the visual field, the robot finds a solution to avoid
the obstacle, reducing the step length up to zero.
Networks performances are not affected by
changing the architecture of work environment, the
robot being able to bypass the encountered obstacles
and move towards the target regardless of the
resulting deflection.
In future studies we have interest in studying
how the visual field and the number of partitions
affect network performances and developing one
able to make correct decisions in situations where
not all objects are fixed. Also we want to find a
method to control the robots leg movement to
achieve the desired position precisely with lower
energy consumption.
[1] J.Velagic, B.Lacevic, B.Perunicic, A 3-level
autonomous mobile robot navigation system
designed by using reasoning/search approaches,
Robotics and Autonomous Systems, Vol.54, 2006,
pp. 989-1004
[2] A.L.Nelson, E.Grant, Using direct
competition to select for competent controllers in
evolutionary robotics, Robotics and Autonomous
System, Vol.54, 2006, pp.840-857
[3] Vladareanu, L., Tont, G., Ion, I., Munteanu,
M. S., Mitroi, D., "Walking Robots Dynamic
Control Systems on an Uneven Terrain", Advances
in Electrical and Computer Engineering, ISSN
1582-7445, e-ISSN 1844-7600, vol. 10, no. 2, pp.
146-153, 2010, doi: 10.4316/AECE.2010.02026
[4] Md.Monirul Islam, K.Murase, Chaotic
dynamics of a behavior-based miniature mobile
robot: effects of environment and control structure,
Neural Networks, Vol.18, 2005, pp.123144
[5] Kyung-Joong Kim, Sung-Bae Cho, Evolved
neural networks based on cellular automata for
sensory-motor controller, Neurocomputing, Vol.69,
2006, pp.21932207
[6] A.L. Nelson, E. Grant, T.C. Henderson,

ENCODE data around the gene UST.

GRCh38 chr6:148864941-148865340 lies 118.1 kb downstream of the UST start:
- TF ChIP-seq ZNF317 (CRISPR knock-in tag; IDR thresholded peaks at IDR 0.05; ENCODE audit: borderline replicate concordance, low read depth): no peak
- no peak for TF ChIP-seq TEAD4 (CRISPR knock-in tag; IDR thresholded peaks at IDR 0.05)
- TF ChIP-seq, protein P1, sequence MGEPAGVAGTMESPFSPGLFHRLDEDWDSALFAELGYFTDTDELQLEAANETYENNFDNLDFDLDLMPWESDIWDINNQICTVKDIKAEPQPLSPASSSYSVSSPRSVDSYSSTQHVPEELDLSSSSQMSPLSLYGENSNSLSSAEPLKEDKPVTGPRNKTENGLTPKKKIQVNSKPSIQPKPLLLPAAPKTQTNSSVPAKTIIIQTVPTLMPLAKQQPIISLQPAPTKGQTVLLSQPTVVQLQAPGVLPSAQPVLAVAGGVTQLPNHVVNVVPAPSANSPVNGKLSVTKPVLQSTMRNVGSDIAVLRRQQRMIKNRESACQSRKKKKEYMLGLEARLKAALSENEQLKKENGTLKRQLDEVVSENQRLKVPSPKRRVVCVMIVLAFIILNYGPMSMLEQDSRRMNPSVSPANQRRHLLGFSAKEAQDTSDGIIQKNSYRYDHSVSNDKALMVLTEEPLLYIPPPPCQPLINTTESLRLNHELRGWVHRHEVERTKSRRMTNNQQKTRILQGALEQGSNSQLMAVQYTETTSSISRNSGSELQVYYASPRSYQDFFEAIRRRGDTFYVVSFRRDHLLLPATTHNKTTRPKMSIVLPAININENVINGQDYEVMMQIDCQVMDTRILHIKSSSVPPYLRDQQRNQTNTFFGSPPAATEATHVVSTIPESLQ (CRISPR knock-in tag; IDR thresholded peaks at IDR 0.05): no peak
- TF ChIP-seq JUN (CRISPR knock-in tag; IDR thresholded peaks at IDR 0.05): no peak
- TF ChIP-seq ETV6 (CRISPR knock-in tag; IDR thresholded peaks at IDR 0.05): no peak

Evolution of neural controllers for competitive game
playing with teams of mobile robots, Robotics and
Autonomous Systems, Vol.46, 2004, pp.135150
[7] M.Knudson, K.Tumer, Adaptive navigation
for autonomous robots, Robotics and Autonomous
Systems, In Press, Corrected Proof, Available
online, 2011
[8] M.B. Lynch, C.H. Dagli, M.Vallenki, The
use of feedforward neural networks for machine
vision calibration, Int. J. Production Economics
Vol.60-61, 1999, pp.479-489
[9] M. Mazo, F.J. Rodriguez, E. Santiso, M. A.
Sotelo, Road Following By Artificial Vision Using
Neural Network, IFAC Artificial Intelligence in
Real Time Control, 1994
[10] Vladareanu L., Sandru O.I., Velea L. M.,
YU Hongnian, The actuators control in continuous
flux using the Winer filters, Proceedings of
Romanian Academy, Series A: Mathematics,
Physics, Technical Sciences, Informantion Science,
Volume: 10 Issue: 1 Pg.: 81-90, 2009, ISSN 1454-
[11] K. Niranjan Prasad, B. Ramamoorthy, Tool
wear evaluation by stereo vision and prediction by
artificial neural network, Journal of Materials
Processing Technology, Vol.112, 2001, pp.43-52
[12] D. Marin, Dynamical system performance
of numerically controlled machine tools, Recent
Advances in Applied Mathematics Proceedings of
the American Conference on Applied Mathematics,
Harvard University, Cambridge, USA, 2010, pp.
[13 F.Storberck,B.Daan, Fish species recognition
using computer vision and a neural network,
Fisheries Research, Vol.51, 2001, pp.11-15